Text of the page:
Britain will be battered by ferocious storms and floods over the next 36 hours, forecasters have warned.
It is expected to be the worst coastal surge for 60 years.
More than 10,000 homes in Norfolk, Suffolk and Essex are being evacuated after officials warned that the lives of people in the region could be at risk from the worst coastal tidal surge for over 60 years.
The Environment Agency (EA) has issued a number of severe flood warnings - the highest category, warning of danger to life - to the east coast and north Wales as high tides and strong winds threatened to swamp the coastline.
In Norfolk, 9,000 homes are being evacuated as local officials attempt to stem the damage from the coastal surge.
A further 1,000 properties are to be evacuated in affected areas in Suffolk and some residents in Jaywick, near Clacton-on-Sea in Essex, are also being urged to leave their homes.
Local officials are setting up emergency accommodation facilities and handing out sandbags to help people protect their homes, police said.
Police in Humberside have also declared an emergency situation as they prepared for coastal surges from this evening.
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The EA has issued more than 250 flood alerts across England and Wales, including 34 severe flood warnings which are only issued when flooding poses a "significant threat to life".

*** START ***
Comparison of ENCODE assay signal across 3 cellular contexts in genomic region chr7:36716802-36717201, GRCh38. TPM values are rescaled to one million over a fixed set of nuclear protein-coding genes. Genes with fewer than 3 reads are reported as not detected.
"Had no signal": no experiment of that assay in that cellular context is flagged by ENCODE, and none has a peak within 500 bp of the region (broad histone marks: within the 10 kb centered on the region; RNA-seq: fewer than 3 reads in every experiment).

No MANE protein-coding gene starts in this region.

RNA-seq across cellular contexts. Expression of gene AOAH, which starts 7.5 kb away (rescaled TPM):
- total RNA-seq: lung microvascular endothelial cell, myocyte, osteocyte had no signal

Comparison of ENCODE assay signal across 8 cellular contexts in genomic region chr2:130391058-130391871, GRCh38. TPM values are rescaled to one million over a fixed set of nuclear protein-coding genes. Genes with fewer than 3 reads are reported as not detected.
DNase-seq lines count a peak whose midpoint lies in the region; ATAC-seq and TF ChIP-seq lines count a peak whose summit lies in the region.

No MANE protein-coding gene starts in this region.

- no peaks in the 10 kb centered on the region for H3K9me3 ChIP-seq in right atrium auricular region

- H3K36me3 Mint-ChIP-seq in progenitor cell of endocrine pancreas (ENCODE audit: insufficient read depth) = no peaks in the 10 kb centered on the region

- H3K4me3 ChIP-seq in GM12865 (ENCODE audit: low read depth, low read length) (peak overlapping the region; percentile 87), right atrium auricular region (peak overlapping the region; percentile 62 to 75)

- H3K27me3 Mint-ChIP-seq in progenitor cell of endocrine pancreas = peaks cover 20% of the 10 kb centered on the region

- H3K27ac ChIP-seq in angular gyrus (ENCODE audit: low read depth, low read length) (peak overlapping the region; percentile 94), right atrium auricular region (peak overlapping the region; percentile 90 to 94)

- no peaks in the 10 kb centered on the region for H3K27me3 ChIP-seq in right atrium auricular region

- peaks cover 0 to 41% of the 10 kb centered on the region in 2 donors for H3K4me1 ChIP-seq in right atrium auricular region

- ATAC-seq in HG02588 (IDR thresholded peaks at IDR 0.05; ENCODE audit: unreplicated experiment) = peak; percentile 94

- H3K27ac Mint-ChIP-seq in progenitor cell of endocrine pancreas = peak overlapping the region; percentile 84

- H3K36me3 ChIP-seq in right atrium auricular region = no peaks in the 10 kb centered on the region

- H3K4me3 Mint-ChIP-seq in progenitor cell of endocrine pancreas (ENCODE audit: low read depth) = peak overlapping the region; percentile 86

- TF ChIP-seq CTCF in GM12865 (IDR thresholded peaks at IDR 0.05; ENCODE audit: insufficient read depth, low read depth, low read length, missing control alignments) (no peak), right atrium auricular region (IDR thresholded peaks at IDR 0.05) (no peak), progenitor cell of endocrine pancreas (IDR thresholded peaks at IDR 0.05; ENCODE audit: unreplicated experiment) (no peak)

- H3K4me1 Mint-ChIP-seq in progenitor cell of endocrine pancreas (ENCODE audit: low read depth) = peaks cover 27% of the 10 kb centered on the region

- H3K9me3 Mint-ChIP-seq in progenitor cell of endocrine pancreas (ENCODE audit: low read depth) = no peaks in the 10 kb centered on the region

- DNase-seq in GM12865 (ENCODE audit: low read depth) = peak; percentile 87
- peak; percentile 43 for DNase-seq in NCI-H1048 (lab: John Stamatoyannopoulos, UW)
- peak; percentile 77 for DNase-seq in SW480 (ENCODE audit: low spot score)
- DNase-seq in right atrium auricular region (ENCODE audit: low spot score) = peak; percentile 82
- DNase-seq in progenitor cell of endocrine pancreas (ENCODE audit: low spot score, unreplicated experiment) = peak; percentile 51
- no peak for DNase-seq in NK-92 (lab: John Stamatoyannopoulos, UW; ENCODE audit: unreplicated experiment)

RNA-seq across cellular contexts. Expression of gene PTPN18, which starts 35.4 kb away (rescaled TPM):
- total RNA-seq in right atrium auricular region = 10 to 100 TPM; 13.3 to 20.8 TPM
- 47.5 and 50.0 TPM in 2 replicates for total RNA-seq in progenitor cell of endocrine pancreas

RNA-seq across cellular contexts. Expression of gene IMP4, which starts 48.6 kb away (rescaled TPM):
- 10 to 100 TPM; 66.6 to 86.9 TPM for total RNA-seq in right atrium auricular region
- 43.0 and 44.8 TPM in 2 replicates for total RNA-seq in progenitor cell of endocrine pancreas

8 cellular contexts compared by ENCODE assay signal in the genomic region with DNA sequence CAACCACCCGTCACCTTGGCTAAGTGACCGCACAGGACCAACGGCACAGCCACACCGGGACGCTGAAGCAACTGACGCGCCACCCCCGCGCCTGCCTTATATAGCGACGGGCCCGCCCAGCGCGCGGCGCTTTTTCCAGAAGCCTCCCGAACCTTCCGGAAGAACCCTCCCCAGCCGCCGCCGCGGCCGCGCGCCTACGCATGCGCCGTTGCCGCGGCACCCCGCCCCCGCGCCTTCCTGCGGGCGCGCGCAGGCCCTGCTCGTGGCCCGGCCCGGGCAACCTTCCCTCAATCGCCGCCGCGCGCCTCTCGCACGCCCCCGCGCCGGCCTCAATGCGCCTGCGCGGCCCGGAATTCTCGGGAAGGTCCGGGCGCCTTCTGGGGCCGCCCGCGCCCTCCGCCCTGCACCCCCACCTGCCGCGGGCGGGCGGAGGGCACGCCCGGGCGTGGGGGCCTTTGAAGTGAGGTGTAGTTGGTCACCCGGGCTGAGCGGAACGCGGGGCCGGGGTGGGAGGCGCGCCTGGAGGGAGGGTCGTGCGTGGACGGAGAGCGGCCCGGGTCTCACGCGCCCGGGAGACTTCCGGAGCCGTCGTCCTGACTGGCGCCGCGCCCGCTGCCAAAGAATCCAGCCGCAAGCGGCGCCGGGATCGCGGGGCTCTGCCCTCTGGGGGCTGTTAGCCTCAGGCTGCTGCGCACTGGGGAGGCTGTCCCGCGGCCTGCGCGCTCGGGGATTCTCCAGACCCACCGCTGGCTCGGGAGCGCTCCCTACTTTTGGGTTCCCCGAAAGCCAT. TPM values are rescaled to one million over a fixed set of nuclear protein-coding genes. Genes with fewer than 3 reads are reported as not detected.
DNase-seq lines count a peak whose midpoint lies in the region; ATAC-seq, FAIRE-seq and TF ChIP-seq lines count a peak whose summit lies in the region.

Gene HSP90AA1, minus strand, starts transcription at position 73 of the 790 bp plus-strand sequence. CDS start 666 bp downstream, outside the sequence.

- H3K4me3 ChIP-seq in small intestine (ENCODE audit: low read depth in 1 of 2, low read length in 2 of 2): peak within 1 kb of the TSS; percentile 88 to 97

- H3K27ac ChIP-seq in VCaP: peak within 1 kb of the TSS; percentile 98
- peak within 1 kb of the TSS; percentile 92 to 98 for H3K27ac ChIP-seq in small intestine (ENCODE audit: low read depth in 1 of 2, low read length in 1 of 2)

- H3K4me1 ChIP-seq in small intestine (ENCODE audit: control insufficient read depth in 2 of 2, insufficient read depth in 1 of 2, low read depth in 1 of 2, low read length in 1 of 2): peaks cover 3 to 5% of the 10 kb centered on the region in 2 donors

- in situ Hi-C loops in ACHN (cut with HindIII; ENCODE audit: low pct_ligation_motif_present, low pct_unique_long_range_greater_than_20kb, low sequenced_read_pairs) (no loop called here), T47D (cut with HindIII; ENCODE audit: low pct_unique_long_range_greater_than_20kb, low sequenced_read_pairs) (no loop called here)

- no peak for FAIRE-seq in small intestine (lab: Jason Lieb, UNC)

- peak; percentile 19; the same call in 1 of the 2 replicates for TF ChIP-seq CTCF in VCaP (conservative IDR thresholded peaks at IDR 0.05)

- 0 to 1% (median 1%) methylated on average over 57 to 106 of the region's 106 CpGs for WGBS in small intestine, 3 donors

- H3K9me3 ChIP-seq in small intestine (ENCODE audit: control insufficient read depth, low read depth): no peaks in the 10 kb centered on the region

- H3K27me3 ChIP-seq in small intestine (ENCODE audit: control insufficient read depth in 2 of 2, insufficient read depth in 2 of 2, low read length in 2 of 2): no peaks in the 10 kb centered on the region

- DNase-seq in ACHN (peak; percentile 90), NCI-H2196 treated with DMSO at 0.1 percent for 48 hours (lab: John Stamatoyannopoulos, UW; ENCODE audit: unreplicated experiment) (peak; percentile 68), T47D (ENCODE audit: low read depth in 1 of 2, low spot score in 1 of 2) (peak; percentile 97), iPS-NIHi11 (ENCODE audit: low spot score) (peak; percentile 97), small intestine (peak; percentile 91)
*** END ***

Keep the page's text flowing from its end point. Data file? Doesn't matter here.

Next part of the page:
The agency said communities along the North Sea coast from Northumberland to the Thames Estuary and Kent, in addition to those on the Irish Sea coast from Cumbria down to Cheshire, could see significant coastal flooding later today and into Friday.
A spokesman said in some areas sea levels could be higher than those during the devastating floods of 1953 - which battered the east coast of England and claimed the lives of hundreds of people.
On Thursday morning trains were halted at their nearest stations and passengers told to disembark after Network Rail said debris on lines and damage to equipment meant it was not safe to operate any services.
A number of flights have also been disrupted by the bad weather.
Closures, fallen trees, minor accidents and incidents of flash flooding are affecting the road network in parts of the country.
Environment Secretary Owen Paterson chaired a meeting of the Government's emergency Cobra committee this morning to discuss the response to the storm.
Paterson told BBC News: "The purpose of the meeting was to make sure that all of the preparations - which we have well in advance - will work together to benefit the public."